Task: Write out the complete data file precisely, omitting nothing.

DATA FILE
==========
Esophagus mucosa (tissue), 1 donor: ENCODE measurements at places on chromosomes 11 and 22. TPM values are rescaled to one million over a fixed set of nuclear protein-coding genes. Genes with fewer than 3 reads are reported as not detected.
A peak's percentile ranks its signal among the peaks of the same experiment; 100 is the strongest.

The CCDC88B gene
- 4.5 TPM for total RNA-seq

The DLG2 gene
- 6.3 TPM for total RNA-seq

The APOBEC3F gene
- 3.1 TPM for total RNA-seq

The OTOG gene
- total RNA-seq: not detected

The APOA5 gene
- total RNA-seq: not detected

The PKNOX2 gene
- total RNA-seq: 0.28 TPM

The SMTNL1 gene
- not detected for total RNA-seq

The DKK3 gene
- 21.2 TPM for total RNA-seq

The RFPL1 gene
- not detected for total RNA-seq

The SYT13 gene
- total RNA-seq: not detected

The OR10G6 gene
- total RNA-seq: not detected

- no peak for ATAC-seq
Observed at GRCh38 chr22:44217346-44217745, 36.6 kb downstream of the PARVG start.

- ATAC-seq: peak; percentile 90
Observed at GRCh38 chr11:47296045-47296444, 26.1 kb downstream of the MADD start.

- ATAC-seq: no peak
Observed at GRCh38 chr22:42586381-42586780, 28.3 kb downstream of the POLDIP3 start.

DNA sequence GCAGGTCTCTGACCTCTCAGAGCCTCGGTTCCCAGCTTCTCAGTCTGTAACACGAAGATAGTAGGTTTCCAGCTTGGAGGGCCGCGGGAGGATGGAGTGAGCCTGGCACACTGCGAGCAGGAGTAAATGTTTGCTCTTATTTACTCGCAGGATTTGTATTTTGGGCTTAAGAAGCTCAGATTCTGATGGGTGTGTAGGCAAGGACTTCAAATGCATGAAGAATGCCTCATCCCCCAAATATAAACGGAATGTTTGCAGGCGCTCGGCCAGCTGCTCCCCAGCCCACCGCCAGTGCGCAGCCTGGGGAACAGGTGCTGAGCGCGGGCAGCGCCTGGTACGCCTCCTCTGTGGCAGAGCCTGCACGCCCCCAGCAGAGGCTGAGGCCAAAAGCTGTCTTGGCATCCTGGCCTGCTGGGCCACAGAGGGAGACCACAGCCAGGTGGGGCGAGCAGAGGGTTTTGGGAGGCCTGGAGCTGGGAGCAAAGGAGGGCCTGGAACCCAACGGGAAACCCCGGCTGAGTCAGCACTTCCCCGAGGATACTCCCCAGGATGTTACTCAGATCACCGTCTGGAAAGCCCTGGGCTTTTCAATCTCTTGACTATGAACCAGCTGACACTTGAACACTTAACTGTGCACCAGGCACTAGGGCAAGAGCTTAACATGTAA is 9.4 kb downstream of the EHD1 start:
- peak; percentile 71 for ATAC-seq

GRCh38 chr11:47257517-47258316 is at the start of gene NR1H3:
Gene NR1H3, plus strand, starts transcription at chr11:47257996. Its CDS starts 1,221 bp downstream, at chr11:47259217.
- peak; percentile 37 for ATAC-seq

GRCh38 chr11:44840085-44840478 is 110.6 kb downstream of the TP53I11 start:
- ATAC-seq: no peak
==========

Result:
Esophagus mucosa (tissue), 1 donor: ENCODE measurements at places on chromosomes 11 and 22. TPM values are rescaled to one million over a fixed set of nuclear protein-coding genes. Genes with fewer than 3 reads are reported as not detected.
A peak's percentile ranks its signal among the peaks of the same experiment; 100 is the strongest.

The CCDC88B gene
- 4.5 TPM for total RNA-seq

The DLG2 gene
- 6.3 TPM for total RNA-seq

The APOBEC3F gene
- 3.1 TPM for total RNA-seq

The OTOG gene
- total RNA-seq: not detected

The APOA5 gene
- total RNA-seq: not detected

The PKNOX2 gene
- total RNA-seq: 0.28 TPM

The SMTNL1 gene
- not detected for total RNA-seq

The DKK3 gene
- 21.2 TPM for total RNA-seq

The RFPL1 gene
- not detected for total RNA-seq

The SYT13 gene
- total RNA-seq: not detected

The OR10G6 gene
- total RNA-seq: not detected

- no peak for ATAC-seq
Observed at GRCh38 chr22:44217346-44217745, 36.6 kb downstream of the PARVG start.

- ATAC-seq: peak; percentile 90
Observed at GRCh38 chr11:47296045-47296444, 26.1 kb downstream of the MADD start.

- ATAC-seq: no peak
Observed at GRCh38 chr22:42586381-42586780, 28.3 kb downstream of the POLDIP3 start.

DNA sequence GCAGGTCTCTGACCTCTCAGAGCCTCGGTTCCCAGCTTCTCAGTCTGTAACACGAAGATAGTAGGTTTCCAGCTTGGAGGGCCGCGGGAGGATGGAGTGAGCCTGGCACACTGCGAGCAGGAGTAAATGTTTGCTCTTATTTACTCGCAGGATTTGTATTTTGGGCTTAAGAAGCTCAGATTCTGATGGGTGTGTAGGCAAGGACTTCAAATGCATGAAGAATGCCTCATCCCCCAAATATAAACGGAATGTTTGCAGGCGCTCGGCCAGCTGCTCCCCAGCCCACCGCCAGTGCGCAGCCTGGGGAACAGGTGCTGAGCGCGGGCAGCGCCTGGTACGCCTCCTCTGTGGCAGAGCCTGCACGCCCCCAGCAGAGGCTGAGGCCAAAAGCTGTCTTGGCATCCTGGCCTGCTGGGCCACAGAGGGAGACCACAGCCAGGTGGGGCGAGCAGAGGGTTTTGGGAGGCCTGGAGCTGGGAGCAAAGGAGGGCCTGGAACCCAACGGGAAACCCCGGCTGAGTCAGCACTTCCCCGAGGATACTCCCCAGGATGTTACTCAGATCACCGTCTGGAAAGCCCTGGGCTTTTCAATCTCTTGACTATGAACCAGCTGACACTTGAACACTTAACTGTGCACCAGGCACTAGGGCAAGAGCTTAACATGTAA is 9.4 kb downstream of the EHD1 start:
- peak; percentile 71 for ATAC-seq

GRCh38 chr11:47257517-47258316 is at the start of gene NR1H3:
Gene NR1H3, plus strand, starts transcription at chr11:47257996. Its CDS starts 1,221 bp downstream, at chr11:47259217.
- peak; percentile 37 for ATAC-seq

GRCh38 chr11:44840085-44840478 is 110.6 kb downstream of the TP53I11 start:
- ATAC-seq: no peak